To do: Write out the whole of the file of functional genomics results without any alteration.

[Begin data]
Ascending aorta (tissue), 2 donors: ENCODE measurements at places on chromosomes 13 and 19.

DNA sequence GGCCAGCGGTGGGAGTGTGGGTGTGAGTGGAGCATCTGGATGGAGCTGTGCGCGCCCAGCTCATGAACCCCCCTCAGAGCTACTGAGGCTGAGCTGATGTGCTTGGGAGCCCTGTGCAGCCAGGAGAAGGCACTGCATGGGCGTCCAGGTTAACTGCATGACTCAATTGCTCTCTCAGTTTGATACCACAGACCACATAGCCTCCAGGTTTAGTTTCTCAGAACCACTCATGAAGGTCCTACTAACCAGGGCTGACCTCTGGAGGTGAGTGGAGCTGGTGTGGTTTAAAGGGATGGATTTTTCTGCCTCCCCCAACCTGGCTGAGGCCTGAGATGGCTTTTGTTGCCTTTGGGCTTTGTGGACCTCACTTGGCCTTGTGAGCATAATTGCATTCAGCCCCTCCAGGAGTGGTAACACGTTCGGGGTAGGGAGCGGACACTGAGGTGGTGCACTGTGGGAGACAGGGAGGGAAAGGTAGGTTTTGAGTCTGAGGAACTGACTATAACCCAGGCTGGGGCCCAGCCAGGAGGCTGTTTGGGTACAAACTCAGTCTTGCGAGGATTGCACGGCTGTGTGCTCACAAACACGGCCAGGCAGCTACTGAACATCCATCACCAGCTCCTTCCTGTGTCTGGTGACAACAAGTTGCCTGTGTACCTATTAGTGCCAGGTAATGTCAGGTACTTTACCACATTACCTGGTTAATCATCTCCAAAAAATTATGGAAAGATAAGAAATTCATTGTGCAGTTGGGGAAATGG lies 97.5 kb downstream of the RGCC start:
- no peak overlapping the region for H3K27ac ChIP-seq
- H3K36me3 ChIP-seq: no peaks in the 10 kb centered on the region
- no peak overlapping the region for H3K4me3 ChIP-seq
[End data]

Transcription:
Ascending aorta (tissue), 2 donors: ENCODE measurements at places on chromosomes 13 and 19.

DNA sequence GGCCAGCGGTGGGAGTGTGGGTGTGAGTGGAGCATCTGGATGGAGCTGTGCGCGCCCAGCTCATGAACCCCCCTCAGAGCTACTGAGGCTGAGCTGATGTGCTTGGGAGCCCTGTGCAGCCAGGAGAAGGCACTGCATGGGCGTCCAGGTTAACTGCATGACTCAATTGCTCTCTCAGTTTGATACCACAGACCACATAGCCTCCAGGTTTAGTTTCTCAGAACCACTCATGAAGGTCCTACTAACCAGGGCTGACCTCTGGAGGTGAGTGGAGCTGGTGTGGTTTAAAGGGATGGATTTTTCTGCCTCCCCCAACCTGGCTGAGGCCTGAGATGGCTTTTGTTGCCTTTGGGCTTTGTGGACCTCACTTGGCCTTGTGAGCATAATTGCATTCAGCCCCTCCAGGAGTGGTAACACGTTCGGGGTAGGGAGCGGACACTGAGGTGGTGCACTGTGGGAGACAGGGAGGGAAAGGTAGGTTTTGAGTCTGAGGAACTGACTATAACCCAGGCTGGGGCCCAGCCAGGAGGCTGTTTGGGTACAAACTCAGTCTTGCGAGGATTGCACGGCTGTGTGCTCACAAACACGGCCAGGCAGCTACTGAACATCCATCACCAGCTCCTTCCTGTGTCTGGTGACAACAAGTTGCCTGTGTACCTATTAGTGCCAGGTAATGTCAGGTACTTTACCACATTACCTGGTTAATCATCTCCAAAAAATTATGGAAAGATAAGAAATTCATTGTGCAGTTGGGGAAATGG lies 97.5 kb downstream of the RGCC start:
- no peak overlapping the region for H3K27ac ChIP-seq
- H3K36me3 ChIP-seq: no peaks in the 10 kb centered on the region
- no peak overlapping the region for H3K4me3 ChIP-seq